Prior to the ICC Termination Act, the ICC comprehensively regulated licensed motor carriers. Congress intended that the Termination Act substantially deregulate rail and motor carrier transportation. One area of regulation expressly addressed in the Act was dispute resolution. The Report of the House Transportation and Infrastructure Committee explained:


In addition to overseeing the background commercial rules of the motor carrier industry, the ICC currently resolves disputes that arise in such areas. There is no explicit statutory requirement to do so. . . . The ICC dispute resolution programs include household goods and auto driveaway carriers, brokers, owner-operator leasing, loss and damage claims, duplicate payments and overcharges, and lumping.

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The bill transfers responsibility for all the areas in which the ICC resolves disputes to the Secretary (except passenger intercarrier disputes). The Committee does not believe that DOT should allocate scarce resources to resolving these essentially private disputes, and specifically directs that DOT should not continue the dispute resolution functions in these areas. The bill provides that private parties may bring actions in court to enforce the provisions of the Motor Carrier Act. This change will permit these private, commercial disputes to be resolved the way that all other commercial disputes are resolved -- by the parties.


H.R. Rep. No. 104-311, at 87-88 (1995), reprinted in 1995-2 U.S.C.C.A.N. 793, 799- 800 (emphasis added). Consistent with this explanation, the Committee described 14704 of the House Bill as "provid[ing] for private enforcement of the provisions of the Motor Carrier Act in court. This expands the current law which only permits complaints brought under the Act to be brought before the ICC." Id. at 120-121, 1995- 2 U.S.C.C.A.N. at 832-33. The Conference Committee ultimately adopted 14704 of the House Bill. See H.R. Conf. Rep. No. 104-422, at 221-22 (1995), reprinted in 1995- 2 U.S.C.C.A.N. 850, 906-07.


In these cases, the Owner-Operators seek to enforce the Truth-in-Leasing regulations in court, while the motor carriers seek to preserve the prior regime of exclusive administrative remedies. FWHA has declined to exercise jurisdiction over these private disputes, which is not surprising given the above-quoted congressional "directive." Before this court, the Owner-Operators and FHWA rely heavily on the Termination Act's legislative history. Prime, Arctic Express, and the American Trucking Association urge us to ignore this history because, "[w]hen the words of a. statute are unambiguous . . . judicial inquiry is complete." Connecticut Nat'l Bank v. Germain, 503 U.S. 249, 254 (1992) (internal quotation omitted). That is very true, and in all events our principal focus must be on the language of the relevant statutes. But we cannot ignore the broader perspective. The motor carriers argue that the dispute resolution provisions of the Termination Act unambiguously give FWHA not just primary but exclusive jurisdiction to resolve private disputes over the Truth-in-Leasing regulations. That interpretation is at odds with the overall congressional objective of partial deregulation and with the relevant committees' explanations of the specific provisions in question. To decide whether the motor carriers' plain language arguments surmount these obstacles, we begin by quoting the relevant Termination Act provisions:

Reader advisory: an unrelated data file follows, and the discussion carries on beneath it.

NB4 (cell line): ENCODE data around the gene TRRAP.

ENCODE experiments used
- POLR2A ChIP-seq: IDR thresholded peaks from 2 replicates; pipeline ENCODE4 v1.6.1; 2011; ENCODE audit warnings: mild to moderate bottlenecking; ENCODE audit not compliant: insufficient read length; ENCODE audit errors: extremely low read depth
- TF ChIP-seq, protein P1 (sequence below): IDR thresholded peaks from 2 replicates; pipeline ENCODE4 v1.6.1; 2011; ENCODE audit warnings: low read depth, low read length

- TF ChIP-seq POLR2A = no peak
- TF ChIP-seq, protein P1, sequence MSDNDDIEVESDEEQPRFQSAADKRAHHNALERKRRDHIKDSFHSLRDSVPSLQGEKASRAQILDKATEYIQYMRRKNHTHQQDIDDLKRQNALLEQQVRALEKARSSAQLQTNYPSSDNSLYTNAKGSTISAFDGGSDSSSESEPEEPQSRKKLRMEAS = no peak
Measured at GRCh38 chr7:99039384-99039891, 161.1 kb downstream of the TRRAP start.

49 U.S.C. 14701. General authority


(a) INVESTIGATIONS. . . . If the Secretary or Board, as applicable, finds that a carrier . . . is violating this part, the Secretary or Board, as applicable, shall take appropriate action to compel compliance with this part. . . .


(b) COMPLAINTS. A person, including a governmental authority, may file with the Secretary or Board, as applicable, a complaint about a violation of this part by a carrier . . . .

14702. Enforcement by the regulatory authority


(a) IN GENERAL. The Secretary or the Board, as applicable, may bring a civil action --


(2) to enforce this part, or a regulation or order of the Secretary or Board, as applicable, when violated by a carrier . . . .

14703. Enforcement by the Attorney General


The Attorney General may, and on request of either the Secretary or the Board shall, bring court proceedings --


(1) to enforce this part or a regulation or order of the Secretary or Board or terms of registration under this part . . . .


14704. Rights and remedies of persons injured by carriers . . .


(a) IN GENERAL. (1) ENFORCEMENT OF ORDER. A person injured because a carrier . . . does not obey an order of the Secretary or the Board, as applicable, under this part, except an order for the payment of money, may bring a civil action to enforce that order under this subsection. A person may bring a civil action for injunctive relief for violations of sections 14102 [the statute authorizing at least some of the motor carrier leasing regulations] and 14103.